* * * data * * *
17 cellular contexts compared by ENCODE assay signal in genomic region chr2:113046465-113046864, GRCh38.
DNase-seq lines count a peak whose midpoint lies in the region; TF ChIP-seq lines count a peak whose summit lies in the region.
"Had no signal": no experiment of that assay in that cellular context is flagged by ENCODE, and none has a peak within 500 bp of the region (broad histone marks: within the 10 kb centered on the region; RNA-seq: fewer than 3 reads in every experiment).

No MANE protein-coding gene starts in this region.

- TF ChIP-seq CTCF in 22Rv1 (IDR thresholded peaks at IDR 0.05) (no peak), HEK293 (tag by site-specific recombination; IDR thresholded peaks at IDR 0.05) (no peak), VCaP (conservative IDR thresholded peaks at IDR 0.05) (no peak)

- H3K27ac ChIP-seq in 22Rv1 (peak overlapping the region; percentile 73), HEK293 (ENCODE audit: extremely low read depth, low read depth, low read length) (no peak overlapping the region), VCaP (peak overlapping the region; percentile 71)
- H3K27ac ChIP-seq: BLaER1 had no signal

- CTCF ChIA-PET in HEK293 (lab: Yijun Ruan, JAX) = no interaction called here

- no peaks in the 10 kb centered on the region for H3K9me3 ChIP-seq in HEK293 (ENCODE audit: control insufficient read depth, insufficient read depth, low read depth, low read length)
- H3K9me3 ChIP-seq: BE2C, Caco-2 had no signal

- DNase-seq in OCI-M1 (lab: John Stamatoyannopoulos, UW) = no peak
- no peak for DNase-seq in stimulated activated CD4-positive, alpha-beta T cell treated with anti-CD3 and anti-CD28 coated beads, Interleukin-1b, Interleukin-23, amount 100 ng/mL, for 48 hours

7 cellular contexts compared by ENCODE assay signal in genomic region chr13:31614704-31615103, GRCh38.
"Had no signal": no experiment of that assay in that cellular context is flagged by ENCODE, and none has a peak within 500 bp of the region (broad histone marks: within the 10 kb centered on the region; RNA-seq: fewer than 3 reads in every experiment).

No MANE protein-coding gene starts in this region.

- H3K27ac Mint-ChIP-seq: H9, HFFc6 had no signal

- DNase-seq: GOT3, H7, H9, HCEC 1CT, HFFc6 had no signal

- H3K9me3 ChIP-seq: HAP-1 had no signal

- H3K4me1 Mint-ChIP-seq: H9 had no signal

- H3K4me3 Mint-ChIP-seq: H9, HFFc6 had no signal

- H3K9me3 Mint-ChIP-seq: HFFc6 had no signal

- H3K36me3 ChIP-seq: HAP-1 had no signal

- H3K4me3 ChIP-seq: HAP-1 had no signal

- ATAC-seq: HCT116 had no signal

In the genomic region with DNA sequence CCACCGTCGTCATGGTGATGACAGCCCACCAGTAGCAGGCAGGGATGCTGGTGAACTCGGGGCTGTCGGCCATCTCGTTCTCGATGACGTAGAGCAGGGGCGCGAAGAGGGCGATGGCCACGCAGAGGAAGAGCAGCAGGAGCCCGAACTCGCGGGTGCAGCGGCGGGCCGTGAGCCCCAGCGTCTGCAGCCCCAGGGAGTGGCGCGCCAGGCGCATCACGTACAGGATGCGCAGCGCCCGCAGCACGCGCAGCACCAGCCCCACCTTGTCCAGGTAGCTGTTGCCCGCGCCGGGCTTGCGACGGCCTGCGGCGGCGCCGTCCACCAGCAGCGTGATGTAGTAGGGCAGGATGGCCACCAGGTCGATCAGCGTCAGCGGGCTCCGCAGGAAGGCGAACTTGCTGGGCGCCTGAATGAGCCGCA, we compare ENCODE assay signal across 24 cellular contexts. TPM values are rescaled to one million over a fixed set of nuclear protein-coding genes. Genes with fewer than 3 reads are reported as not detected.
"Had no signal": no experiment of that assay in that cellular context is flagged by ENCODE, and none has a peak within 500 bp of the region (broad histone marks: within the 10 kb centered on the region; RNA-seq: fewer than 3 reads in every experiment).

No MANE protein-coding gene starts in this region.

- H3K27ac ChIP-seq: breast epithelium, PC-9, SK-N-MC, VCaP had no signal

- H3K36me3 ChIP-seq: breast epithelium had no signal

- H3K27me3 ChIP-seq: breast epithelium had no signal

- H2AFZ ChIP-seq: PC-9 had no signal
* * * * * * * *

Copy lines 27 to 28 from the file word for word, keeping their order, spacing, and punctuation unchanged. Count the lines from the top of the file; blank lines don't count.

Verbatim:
No MANE protein-coding gene starts in this region.

- H3K27ac ChIP-seq: breast epithelium, PC-9, SK-N-MC, VCaP had no signal